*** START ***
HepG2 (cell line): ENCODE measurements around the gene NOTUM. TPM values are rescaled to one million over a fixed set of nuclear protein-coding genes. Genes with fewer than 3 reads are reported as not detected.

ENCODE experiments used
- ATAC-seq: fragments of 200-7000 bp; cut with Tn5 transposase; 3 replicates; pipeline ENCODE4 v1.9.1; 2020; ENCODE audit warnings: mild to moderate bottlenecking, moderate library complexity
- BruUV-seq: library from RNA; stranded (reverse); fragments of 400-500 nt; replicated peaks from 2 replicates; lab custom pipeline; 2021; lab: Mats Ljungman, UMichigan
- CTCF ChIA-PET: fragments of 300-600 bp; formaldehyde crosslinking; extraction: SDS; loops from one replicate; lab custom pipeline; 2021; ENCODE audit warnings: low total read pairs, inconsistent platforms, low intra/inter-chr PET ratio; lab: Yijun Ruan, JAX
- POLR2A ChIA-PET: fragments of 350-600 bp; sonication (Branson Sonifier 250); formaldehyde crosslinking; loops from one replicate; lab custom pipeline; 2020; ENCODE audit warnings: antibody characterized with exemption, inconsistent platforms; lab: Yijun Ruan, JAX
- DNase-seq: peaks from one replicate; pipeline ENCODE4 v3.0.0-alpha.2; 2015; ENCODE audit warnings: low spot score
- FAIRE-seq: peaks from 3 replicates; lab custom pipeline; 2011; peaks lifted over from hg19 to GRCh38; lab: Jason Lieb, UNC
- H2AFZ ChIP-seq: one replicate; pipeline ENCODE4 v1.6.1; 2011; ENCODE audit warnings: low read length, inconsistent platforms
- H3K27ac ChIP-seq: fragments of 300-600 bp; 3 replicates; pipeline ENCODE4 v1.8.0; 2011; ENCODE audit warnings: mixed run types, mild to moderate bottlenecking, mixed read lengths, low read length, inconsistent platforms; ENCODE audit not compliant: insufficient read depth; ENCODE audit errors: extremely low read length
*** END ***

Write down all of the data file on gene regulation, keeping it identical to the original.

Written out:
HepG2 (cell line): ENCODE measurements around the gene NOTUM. TPM values are rescaled to one million over a fixed set of nuclear protein-coding genes. Genes with fewer than 3 reads are reported as not detected.

ENCODE experiments used
- ATAC-seq: fragments of 200-7000 bp; cut with Tn5 transposase; 3 replicates; pipeline ENCODE4 v1.9.1; 2020; ENCODE audit warnings: mild to moderate bottlenecking, moderate library complexity
- BruUV-seq: library from RNA; stranded (reverse); fragments of 400-500 nt; replicated peaks from 2 replicates; lab custom pipeline; 2021; lab: Mats Ljungman, UMichigan
- CTCF ChIA-PET: fragments of 300-600 bp; formaldehyde crosslinking; extraction: SDS; loops from one replicate; lab custom pipeline; 2021; ENCODE audit warnings: low total read pairs, inconsistent platforms, low intra/inter-chr PET ratio; lab: Yijun Ruan, JAX
- POLR2A ChIA-PET: fragments of 350-600 bp; sonication (Branson Sonifier 250); formaldehyde crosslinking; loops from one replicate; lab custom pipeline; 2020; ENCODE audit warnings: antibody characterized with exemption, inconsistent platforms; lab: Yijun Ruan, JAX
- DNase-seq: peaks from one replicate; pipeline ENCODE4 v3.0.0-alpha.2; 2015; ENCODE audit warnings: low spot score
- FAIRE-seq: peaks from 3 replicates; lab custom pipeline; 2011; peaks lifted over from hg19 to GRCh38; lab: Jason Lieb, UNC
- H2AFZ ChIP-seq: one replicate; pipeline ENCODE4 v1.6.1; 2011; ENCODE audit warnings: low read length, inconsistent platforms
- H3K27ac ChIP-seq: fragments of 300-600 bp; 3 replicates; pipeline ENCODE4 v1.8.0; 2011; ENCODE audit warnings: mixed run types, mild to moderate bottlenecking, mixed read lengths, low read length, inconsistent platforms; ENCODE audit not compliant: insufficient read depth; ENCODE audit errors: extremely low read length